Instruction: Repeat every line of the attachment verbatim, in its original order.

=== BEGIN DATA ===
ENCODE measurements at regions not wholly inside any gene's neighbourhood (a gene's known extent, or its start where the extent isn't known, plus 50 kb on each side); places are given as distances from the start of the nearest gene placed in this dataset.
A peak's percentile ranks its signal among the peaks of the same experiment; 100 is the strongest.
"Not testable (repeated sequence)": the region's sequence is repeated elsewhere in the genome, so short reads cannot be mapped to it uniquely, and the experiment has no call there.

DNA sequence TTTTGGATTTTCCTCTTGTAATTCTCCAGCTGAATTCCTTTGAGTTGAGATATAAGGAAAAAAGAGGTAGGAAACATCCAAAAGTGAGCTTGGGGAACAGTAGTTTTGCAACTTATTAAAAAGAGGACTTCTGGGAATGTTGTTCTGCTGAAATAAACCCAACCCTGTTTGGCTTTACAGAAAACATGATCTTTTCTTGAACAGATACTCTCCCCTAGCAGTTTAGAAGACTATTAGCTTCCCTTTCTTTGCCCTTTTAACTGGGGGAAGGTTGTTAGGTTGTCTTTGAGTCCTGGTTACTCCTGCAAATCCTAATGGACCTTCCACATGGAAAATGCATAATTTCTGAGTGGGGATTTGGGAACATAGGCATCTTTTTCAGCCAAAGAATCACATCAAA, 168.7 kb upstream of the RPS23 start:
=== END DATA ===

ENCODE measurements at regions not wholly inside any gene's neighbourhood (a gene's known extent, or its start where the extent isn't known, plus 50 kb on each side); places are given as distances from the start of the nearest gene placed in this dataset.
A peak's percentile ranks its signal among the peaks of the same experiment; 100 is the strongest.
"Not testable (repeated sequence)": the region's sequence is repeated elsewhere in the genome, so short reads cannot be mapped to it uniquely, and the experiment has no call there.

DNA sequence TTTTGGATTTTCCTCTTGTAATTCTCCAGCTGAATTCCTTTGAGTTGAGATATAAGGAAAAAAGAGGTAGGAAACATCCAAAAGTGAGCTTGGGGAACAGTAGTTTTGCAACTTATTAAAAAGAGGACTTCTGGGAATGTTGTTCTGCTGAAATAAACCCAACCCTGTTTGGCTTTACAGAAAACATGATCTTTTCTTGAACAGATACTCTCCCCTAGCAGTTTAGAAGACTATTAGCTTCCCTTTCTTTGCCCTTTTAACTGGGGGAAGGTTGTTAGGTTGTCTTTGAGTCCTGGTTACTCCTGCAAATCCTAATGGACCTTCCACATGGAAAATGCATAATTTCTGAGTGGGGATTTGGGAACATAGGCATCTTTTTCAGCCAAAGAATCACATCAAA, 168.7 kb upstream of the RPS23 start: